The Sweet Nectar
Society is the hive where the honey is made. The sweet nectar of personal satisfaction is a byproduct of our social interaction with each other. Friendship, religious communion, political affiliation, civic institutions, nineteenth-century aristocratic Russian balls: these are the things that not only bring us together but also provide us with a sustained sense of happiness.
Just look at Natasha in today’s chapter. She’s at her first ball and she’s overwhelmed with joyful emotion. She can barely stand up at one point.
The ball is also a learning opportunity for her. She spends most of the chapter, after she gets control of herself, talking with Marya Ignatievna Peronskaya. Here Natasha learns about all the people in Russian society. We can also assume that by paying attention to how others behave at such a setting she too learns how to comport herself.
During her cataloging of the guests, Peronskaya points out Helene and her brother, Anatole. But Natasha is more interested in Pierre who she spots across the room. He’s talking to a pair of young men. One of the young men turns out to be Prince Andrei. He appears, to Natasha at least, much more younger, happier, and better-looking than he did when they first met weeks previously at Otradnoe.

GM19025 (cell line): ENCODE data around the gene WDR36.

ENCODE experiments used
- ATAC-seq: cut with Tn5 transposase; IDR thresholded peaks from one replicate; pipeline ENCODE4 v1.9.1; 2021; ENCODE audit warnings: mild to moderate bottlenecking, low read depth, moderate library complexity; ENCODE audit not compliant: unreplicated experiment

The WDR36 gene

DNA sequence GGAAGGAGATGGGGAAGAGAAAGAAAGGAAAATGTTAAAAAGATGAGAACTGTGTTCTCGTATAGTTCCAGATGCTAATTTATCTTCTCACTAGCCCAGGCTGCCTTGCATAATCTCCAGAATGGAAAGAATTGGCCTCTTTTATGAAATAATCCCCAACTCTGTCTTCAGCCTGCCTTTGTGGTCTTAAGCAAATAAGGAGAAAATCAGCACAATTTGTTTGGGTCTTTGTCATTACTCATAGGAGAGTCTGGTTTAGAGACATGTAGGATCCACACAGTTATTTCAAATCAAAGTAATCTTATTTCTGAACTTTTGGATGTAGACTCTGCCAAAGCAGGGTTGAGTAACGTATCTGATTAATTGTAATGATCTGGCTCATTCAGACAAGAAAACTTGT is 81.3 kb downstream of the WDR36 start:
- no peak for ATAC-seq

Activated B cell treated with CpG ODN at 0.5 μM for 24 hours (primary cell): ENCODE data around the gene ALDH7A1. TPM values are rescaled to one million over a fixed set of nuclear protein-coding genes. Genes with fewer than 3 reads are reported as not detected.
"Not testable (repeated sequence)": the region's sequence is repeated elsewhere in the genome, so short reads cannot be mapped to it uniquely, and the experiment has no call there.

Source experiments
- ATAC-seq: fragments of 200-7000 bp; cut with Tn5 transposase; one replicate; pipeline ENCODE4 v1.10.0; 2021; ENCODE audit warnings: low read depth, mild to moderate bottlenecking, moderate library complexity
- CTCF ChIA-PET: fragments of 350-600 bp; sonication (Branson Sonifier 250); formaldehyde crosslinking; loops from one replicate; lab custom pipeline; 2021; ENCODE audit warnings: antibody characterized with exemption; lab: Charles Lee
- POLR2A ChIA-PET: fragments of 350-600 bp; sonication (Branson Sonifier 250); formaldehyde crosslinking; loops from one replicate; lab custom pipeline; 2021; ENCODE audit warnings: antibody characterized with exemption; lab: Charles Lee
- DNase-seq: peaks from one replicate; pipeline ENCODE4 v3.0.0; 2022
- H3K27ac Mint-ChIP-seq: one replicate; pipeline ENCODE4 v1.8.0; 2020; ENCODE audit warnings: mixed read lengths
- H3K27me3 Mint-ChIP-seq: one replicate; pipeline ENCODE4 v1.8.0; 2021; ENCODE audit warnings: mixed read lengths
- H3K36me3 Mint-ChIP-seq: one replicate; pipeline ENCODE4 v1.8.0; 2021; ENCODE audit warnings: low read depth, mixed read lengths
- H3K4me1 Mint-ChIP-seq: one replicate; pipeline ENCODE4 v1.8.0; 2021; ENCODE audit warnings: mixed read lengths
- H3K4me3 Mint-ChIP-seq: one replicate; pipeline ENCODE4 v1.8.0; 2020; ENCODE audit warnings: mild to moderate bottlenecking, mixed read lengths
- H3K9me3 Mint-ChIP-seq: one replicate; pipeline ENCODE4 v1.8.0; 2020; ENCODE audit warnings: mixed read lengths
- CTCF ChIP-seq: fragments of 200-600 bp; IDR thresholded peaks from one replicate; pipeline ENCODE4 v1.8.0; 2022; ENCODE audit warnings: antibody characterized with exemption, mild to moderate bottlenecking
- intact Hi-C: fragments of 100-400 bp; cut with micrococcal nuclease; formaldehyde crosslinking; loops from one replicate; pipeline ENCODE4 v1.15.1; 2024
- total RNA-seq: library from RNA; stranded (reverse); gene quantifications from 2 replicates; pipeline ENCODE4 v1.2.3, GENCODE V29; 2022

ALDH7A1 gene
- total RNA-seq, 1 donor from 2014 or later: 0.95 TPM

Of all the people at the ball Natasha wants to know more about Prince Andrei. Peronskaya dismisses him as an arrogant and proud man. We get the feeling, however, that Natasha doesn’t agree and wants to know more about him.
The chapter ends here. We’ll have to wait to see if Natasha can somehow manage a proper introduction to Prince Andrei. For now, however, she’ll have to remain content just to be in society rather than in love.
And again, consider that for whatever purpose each thing has been constituted, for this it has been constituted, and toward this it is carried; and its end is in that toward which it is carried; and where the end is, there also is the advantage and the good of each thing. Now the good for the reasonable animal is society.
Marcus Aurelius, Meditations